La-Mulana sees you exploring a vast set of ancient ruins where progression is primarily tied to the solving of a massive number of puzzles, some of which are merely mildly cryptic and some of which are cryptic enough to compete with a classical Neopets plot puzzle. The platforming is difficult and unyielding enough but the real challenge lies in these mysteries, whose clues are scattered across hundreds upon hundreds of stone tablets in the game world, and the puzzle or puzzles each tablet hints at are generally not found in proximity to the tablet itself. The player is therefore tasked with keeping track of all these clues and trying hard to connect them to what they’re seeing externally in the in-game world. In turn what can and cannot even be interacted with in each room is rarely clear, and the distinction between background visual elements and vital puzzle components is equally obscured. All of this forces the player to take extensive notes, to have an excellent memory, and to work extremely hard to find the possible connections and interpretations required to advance the game. Much like in The Outer Wilds which was my game of the year last year, all puzzles here are “qualitative” in the sense they do not belong to a system or category of puzzle, but are (pretty much) all unique, and this uniqueness simultaneously makes them extremely hard to solve and extremely gratifying when one does. There is no previous specific experience one can use to solve a puzzle, but rather only a gradual appreciation of how the designer’s think will help you out.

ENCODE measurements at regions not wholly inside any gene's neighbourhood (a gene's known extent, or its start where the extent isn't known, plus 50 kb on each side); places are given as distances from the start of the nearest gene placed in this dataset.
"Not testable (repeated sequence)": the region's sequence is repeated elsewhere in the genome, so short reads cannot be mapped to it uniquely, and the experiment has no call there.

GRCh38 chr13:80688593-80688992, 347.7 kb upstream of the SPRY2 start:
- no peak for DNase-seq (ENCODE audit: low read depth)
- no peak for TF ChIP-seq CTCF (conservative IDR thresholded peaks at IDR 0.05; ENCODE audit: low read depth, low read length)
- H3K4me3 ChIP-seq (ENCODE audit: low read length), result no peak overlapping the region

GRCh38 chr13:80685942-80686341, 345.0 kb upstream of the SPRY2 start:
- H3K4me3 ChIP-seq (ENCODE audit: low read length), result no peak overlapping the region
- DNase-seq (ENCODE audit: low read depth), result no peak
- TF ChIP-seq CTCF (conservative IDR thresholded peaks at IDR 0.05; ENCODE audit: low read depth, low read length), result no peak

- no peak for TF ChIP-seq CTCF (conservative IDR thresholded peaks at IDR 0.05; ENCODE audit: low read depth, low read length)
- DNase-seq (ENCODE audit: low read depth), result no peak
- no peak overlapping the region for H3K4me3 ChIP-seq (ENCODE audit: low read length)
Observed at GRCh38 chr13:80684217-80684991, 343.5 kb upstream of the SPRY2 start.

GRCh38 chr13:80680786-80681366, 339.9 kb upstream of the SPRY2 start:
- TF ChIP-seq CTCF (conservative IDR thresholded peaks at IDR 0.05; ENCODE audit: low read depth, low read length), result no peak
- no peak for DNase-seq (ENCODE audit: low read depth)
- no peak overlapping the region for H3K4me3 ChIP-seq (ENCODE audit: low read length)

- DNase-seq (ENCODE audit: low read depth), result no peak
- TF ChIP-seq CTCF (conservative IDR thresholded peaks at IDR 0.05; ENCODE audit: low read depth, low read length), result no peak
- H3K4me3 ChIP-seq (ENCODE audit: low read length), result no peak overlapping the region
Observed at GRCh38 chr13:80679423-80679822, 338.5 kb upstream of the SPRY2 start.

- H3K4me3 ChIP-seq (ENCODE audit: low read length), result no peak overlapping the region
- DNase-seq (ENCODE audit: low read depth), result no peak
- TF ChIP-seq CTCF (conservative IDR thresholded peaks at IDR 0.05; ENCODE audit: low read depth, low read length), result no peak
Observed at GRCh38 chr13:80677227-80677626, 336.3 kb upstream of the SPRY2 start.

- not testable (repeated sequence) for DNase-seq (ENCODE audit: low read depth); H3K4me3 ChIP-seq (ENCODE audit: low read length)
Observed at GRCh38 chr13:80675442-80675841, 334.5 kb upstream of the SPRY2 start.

There are roughly twenty areas in the La-Mulana game world, each of which has twenty rooms so that’s four hundred total. Most rooms have at least one puzzle in them, and a few have more or contribute to multi-room puzzles, so let’s say that there might be in total three hundred distinct puzzles. If we work on that estimate of 300 I can truthfully say I solved 297 of the puzzles myself; I believe it was only 3 that stumped me. Given the nature of the game I don’t mind admitting I’m pretty darn proud of that total, and having done a lot of searching online it’s clear that although a tiny handful of players have completed with the game without any support – this video is a fantastic example of someone who somehow achieved this feat, although understandably with around double the playtime I racked up – in my own playthrough I managed a high level of completion. As I progressed I became quite quickly determined not to use a guide or even a hint unless I had just been banging my head against a wall for too long – this always meant at least multiple hours without even the slightest hint of progress, or the slightest hint or where I might progress. I tried my absolute utmost never to check a hint, and in fact, in hindsight I really do wish I hadn’t taken a single hint. The satisfaction one feels when solving a tough puzzle is not just the satisfaction in solving a tough puzzle, but something that feels like a conversation you’re having with the designer – they scattered the loosest and vaguest of clues in their ridiculous game world and trusted you to be able to piece together these disparate elements into something logical. However, the question of “where?” rather than “what?” was, I think, the game’s only possible flaw and my one complaint – the challenge (especially in the mid to late game when almost the entire map had been opened but one still had dozens and dozens of unused clues) but sometimes less in knowing how to solve a puzzle and far more in knowing where to find an unsolved puzzle.